Posted by: Kathie Thomas - Business Week
Yesterday I wrote about the pros and cons of three-year college versus four-year college. That got me thinking about what we need to do to really teach our children to succeed in the future.
As the mother of two elementary-school-aged girls (and stepmother of three young 20-somethings), I believe one of my chief responsibilities is giving them the best possible education I can, one that will teach and prepare them to excel in all stages of life. I believe they need to be taught, at a young age, how to learn and solve new problems, and that known facts can change and learning never stops.
Therefore, it doesn't really matter how long they're in college - for three years, like U.S. Sen. Lamar Alexander (R-Tenn) argued in Newsweek, or four. What matters to me is whether students are learning what they need to be able to cope and adjust in an ever-changing world.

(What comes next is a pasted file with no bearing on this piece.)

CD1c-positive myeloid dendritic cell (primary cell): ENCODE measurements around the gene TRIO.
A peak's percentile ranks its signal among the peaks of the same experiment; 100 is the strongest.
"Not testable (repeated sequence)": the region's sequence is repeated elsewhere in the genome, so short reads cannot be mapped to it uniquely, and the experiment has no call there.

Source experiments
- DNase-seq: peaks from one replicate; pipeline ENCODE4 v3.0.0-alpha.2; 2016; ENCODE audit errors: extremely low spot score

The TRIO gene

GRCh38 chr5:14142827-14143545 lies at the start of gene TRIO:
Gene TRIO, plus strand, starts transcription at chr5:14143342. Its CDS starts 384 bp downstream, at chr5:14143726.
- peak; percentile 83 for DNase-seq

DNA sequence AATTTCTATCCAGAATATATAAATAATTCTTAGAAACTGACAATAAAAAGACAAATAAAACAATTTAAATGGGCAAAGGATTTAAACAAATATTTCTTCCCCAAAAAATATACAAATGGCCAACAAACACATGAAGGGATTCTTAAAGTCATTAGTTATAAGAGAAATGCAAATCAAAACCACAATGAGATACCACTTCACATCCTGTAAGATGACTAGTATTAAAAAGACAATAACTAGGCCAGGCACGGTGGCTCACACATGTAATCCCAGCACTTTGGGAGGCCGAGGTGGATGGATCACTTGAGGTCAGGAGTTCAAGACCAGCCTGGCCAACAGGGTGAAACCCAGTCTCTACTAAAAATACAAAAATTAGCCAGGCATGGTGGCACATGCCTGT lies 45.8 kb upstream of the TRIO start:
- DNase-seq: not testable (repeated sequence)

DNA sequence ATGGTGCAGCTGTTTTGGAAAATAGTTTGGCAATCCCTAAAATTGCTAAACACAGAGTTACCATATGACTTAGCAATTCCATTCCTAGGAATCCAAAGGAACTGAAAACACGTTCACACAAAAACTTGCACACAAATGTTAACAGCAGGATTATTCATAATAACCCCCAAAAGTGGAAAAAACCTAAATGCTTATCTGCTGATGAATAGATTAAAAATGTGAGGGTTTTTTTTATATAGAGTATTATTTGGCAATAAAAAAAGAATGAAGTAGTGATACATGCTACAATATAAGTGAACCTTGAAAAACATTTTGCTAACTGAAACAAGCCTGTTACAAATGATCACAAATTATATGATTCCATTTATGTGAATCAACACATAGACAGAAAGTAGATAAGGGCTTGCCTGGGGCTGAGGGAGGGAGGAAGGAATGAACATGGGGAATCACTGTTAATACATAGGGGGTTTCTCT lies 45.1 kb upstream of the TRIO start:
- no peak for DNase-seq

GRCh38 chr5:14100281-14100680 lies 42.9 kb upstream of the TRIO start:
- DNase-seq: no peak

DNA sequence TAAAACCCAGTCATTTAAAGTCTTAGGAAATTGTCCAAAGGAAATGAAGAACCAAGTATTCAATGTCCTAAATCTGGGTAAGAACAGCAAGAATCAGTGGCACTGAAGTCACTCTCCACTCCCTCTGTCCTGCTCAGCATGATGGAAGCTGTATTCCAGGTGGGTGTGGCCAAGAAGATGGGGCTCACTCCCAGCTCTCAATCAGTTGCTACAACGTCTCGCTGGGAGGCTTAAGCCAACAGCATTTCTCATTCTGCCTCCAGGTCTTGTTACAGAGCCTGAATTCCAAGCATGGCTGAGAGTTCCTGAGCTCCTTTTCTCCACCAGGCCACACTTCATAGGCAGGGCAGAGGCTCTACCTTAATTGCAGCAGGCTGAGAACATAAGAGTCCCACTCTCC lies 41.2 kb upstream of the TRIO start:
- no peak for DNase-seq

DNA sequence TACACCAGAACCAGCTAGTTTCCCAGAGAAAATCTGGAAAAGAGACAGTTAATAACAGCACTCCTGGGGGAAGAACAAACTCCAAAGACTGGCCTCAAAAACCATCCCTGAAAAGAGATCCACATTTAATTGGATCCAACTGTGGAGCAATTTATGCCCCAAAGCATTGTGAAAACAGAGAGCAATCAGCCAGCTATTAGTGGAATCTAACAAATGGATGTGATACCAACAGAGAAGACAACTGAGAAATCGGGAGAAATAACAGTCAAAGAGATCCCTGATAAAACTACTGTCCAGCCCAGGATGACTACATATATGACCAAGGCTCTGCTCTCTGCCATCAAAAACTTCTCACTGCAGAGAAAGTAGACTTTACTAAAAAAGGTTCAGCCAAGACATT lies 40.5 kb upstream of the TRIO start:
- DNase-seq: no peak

Even Alexander admitted that "the average amount of time students take to complete an undergraduate degree has stretched to six years and seven months." One possible reason for this is that brains are still developing, even into a person's 20's.In fact, in a 2002 report by ACT for Youth Upstate Center of Excellence (ACT), Dr. Jay Giedd of National Institute of Mental Health said this means that students "may actually be able to control how their own brains are wired and sculpted." And, according to ACT, a collaboration of Cornell University, University of Rochester and the New York State Center for School Safety, "kids who 'exercise' their brains by learning to order their thoughts, understand abstract concepts and control their impulses are laying the neural foundations that will serve them for the rest of their lives."
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